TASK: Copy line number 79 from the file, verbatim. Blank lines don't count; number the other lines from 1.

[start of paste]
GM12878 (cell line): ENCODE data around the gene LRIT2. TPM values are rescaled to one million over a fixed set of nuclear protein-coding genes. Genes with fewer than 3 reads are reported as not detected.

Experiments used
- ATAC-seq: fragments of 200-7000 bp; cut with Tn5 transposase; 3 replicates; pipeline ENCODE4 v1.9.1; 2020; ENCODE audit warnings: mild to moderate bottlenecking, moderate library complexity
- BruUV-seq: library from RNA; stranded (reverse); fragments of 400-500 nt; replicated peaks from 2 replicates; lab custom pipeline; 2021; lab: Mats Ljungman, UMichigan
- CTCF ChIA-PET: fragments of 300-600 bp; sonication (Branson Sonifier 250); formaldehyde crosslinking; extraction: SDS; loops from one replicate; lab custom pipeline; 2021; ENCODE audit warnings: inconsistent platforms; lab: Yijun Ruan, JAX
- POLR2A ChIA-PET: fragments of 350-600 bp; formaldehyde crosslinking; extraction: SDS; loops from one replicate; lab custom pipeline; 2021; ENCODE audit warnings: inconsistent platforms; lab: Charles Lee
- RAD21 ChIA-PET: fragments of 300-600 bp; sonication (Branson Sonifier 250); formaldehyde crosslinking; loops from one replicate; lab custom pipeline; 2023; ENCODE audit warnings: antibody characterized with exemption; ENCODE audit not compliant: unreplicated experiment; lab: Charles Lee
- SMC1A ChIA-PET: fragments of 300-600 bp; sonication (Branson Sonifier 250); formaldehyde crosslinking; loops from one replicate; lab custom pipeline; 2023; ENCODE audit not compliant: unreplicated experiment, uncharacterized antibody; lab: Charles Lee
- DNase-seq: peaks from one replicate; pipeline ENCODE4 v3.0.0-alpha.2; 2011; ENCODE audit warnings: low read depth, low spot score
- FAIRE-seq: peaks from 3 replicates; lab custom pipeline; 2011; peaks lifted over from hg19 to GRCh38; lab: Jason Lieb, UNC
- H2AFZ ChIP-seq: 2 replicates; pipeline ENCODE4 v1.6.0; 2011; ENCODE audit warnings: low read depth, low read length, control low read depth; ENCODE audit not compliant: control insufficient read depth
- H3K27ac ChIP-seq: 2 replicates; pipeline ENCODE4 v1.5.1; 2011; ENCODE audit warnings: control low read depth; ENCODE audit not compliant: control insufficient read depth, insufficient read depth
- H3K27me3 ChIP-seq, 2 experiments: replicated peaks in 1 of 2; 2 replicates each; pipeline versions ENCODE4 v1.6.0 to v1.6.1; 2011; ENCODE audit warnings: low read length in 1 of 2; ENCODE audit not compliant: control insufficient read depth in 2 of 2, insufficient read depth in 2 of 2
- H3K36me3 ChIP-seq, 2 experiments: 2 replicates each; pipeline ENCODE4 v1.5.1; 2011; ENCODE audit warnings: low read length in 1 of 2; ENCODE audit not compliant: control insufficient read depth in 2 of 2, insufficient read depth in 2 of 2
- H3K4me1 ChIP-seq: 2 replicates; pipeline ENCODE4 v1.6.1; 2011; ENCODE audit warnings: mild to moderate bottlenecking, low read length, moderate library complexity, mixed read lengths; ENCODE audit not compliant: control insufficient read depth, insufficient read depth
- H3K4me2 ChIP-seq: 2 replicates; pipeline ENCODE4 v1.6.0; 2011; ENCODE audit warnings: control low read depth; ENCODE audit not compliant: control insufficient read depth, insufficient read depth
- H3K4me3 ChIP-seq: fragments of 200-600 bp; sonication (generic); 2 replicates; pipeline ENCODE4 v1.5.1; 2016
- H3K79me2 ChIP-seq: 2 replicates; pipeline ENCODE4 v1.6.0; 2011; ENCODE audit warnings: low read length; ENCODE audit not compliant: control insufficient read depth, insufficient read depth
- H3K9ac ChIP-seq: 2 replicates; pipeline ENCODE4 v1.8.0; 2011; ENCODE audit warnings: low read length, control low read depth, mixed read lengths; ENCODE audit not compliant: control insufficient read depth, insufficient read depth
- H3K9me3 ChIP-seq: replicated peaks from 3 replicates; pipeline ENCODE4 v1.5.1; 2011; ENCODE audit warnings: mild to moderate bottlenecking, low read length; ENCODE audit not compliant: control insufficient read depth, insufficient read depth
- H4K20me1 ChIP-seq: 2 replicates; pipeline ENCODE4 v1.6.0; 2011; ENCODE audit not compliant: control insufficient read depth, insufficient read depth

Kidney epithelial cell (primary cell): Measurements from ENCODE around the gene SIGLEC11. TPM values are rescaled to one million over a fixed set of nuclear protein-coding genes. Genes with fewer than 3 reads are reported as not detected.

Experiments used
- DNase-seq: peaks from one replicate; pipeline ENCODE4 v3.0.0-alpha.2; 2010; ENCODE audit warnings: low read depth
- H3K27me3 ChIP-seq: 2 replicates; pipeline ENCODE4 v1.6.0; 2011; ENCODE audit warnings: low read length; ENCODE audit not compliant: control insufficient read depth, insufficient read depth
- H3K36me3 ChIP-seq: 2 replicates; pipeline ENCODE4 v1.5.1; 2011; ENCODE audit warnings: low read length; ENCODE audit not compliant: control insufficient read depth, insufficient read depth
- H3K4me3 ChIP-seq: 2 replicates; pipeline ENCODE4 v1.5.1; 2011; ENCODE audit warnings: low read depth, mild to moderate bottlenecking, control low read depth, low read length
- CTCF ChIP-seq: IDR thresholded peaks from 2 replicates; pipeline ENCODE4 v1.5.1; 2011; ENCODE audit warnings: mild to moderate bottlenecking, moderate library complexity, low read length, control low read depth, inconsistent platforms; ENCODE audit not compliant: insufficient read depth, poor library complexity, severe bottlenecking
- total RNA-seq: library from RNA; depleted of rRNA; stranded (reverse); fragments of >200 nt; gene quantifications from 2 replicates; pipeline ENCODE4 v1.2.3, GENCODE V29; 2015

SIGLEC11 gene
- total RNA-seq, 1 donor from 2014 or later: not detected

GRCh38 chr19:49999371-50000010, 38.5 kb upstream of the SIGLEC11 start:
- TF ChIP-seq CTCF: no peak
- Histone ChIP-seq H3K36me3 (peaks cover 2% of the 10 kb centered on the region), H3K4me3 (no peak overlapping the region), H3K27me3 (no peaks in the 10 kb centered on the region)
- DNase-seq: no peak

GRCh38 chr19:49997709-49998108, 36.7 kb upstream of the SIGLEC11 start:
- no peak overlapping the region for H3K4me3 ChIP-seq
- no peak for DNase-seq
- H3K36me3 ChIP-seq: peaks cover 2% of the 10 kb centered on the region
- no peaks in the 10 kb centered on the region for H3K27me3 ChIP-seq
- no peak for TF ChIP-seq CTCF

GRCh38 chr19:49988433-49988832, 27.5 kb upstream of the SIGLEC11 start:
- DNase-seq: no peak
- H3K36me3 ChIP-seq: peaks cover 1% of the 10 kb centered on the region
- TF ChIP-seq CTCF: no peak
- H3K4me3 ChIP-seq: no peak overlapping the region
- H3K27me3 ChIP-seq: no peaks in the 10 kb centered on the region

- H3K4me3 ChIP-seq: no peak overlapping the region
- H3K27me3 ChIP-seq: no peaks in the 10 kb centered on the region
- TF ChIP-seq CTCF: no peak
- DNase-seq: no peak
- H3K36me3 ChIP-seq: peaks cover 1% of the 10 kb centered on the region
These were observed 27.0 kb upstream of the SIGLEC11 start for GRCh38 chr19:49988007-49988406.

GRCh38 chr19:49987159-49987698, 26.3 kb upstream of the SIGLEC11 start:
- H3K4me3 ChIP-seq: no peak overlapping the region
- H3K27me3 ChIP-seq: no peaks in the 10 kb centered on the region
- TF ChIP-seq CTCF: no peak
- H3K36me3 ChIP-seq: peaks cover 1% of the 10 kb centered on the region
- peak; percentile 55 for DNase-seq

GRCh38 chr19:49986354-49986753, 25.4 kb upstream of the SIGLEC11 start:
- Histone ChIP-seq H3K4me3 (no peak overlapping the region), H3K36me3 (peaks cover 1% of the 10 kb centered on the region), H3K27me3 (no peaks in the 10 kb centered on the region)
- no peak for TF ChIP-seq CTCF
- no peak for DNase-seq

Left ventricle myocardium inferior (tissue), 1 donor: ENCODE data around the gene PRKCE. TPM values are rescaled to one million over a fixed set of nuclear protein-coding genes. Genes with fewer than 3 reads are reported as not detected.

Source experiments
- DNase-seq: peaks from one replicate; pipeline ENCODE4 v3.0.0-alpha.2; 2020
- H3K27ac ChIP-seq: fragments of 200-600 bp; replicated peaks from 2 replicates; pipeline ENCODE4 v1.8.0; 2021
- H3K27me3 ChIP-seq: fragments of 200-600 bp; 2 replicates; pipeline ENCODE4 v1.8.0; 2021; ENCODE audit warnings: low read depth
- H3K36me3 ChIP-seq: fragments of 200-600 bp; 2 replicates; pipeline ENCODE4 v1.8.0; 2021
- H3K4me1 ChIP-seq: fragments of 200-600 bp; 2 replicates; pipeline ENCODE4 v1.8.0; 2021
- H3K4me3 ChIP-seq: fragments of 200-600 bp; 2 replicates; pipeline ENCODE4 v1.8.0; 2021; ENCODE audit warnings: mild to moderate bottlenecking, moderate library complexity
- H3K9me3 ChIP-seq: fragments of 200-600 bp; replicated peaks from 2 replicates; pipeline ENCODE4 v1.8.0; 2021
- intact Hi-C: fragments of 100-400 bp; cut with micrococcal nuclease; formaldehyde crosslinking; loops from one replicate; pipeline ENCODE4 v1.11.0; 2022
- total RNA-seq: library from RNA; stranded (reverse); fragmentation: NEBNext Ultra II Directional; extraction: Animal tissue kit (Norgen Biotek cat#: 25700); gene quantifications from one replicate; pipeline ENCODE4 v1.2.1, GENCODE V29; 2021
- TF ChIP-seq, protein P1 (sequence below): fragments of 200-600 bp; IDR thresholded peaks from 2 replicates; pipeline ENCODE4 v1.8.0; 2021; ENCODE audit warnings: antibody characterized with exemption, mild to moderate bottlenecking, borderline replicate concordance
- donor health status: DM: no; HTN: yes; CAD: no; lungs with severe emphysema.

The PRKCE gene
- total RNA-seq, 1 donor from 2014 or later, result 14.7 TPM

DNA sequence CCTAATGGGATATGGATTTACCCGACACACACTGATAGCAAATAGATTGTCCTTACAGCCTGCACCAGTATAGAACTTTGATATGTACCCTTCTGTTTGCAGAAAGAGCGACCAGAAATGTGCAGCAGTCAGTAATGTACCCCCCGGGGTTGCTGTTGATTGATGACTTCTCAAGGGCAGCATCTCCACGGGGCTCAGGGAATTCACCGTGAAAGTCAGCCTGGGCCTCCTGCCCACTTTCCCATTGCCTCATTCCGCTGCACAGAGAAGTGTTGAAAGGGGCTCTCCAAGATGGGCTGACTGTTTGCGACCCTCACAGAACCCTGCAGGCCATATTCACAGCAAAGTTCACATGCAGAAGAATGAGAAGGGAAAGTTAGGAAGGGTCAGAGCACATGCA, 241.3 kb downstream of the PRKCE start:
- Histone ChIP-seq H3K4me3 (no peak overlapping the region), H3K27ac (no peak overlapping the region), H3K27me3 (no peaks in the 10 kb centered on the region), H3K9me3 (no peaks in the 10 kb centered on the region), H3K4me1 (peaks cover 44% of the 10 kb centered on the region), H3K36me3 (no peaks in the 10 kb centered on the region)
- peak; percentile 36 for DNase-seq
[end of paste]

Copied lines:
DNA sequence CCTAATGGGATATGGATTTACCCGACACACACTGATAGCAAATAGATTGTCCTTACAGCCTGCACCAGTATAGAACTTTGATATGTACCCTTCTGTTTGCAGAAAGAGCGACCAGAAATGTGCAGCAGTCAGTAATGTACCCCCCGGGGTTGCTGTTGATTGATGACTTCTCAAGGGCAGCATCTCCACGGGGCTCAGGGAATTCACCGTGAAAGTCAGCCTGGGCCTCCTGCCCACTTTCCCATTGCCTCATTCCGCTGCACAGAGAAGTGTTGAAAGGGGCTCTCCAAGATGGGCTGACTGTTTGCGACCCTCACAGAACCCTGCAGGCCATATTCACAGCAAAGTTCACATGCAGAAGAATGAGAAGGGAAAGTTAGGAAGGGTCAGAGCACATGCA, 241.3 kb downstream of the PRKCE start: